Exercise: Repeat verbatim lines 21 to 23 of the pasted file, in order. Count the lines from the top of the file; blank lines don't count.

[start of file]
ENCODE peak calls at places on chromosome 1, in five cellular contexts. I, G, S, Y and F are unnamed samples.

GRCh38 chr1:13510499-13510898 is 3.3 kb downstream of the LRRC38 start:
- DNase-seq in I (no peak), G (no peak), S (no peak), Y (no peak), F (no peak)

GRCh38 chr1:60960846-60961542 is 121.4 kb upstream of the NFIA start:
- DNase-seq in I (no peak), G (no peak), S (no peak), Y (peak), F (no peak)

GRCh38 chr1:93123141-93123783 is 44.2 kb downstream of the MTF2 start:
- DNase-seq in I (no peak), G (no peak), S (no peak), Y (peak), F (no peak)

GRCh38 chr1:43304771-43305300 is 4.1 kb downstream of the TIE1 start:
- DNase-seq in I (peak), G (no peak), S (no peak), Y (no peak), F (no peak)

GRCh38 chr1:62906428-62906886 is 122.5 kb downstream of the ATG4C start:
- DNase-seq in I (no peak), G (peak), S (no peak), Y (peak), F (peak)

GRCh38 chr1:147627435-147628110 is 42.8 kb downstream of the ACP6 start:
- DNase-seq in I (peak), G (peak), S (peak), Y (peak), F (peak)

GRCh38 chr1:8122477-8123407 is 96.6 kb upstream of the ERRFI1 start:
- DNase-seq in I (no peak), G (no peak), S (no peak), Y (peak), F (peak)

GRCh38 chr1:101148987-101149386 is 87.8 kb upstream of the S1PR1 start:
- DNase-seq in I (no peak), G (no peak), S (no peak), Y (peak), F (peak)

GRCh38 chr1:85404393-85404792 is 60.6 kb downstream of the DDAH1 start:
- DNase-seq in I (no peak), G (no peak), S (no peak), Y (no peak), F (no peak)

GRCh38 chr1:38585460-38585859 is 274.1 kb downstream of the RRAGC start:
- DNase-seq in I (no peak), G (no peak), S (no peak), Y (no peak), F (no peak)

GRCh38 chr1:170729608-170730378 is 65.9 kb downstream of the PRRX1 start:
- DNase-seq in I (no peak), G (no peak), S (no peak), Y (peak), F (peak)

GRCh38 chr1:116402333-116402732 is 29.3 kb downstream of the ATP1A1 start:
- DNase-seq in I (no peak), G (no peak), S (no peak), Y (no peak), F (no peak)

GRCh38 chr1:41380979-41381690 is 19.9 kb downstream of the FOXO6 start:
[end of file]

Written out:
- DNase-seq in I (no peak), G (no peak), S (no peak), Y (no peak), F (no peak)

GRCh38 chr1:170729608-170730378 is 65.9 kb downstream of the PRRX1 start:
- DNase-seq in I (no peak), G (no peak), S (no peak), Y (peak), F (peak)